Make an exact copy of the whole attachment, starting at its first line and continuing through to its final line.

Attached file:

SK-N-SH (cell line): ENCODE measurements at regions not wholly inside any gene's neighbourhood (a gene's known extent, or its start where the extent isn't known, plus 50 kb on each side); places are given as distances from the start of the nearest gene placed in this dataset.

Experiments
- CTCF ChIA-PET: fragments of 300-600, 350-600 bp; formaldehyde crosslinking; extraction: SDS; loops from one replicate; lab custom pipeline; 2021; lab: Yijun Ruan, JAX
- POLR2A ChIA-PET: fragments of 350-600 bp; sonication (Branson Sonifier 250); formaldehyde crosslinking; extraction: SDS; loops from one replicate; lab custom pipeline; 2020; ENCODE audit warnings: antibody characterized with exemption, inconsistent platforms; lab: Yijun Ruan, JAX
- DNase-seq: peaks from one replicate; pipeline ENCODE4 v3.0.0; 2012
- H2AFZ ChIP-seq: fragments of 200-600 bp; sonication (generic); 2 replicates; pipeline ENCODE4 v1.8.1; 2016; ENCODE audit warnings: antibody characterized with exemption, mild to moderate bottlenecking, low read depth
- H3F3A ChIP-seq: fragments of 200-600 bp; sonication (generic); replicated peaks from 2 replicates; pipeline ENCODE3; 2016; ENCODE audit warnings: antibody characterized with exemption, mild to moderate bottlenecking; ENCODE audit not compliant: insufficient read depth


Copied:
SK-N-SH (cell line): ENCODE measurements at regions not wholly inside any gene's neighbourhood (a gene's known extent, or its start where the extent isn't known, plus 50 kb on each side); places are given as distances from the start of the nearest gene placed in this dataset.

Experiments
- CTCF ChIA-PET: fragments of 300-600, 350-600 bp; formaldehyde crosslinking; extraction: SDS; loops from one replicate; lab custom pipeline; 2021; lab: Yijun Ruan, JAX
- POLR2A ChIA-PET: fragments of 350-600 bp; sonication (Branson Sonifier 250); formaldehyde crosslinking; extraction: SDS; loops from one replicate; lab custom pipeline; 2020; ENCODE audit warnings: antibody characterized with exemption, inconsistent platforms; lab: Yijun Ruan, JAX
- DNase-seq: peaks from one replicate; pipeline ENCODE4 v3.0.0; 2012
- H2AFZ ChIP-seq: fragments of 200-600 bp; sonication (generic); 2 replicates; pipeline ENCODE4 v1.8.1; 2016; ENCODE audit warnings: antibody characterized with exemption, mild to moderate bottlenecking, low read depth
- H3F3A ChIP-seq: fragments of 200-600 bp; sonication (generic); replicated peaks from 2 replicates; pipeline ENCODE3; 2016; ENCODE audit warnings: antibody characterized with exemption, mild to moderate bottlenecking; ENCODE audit not compliant: insufficient read depth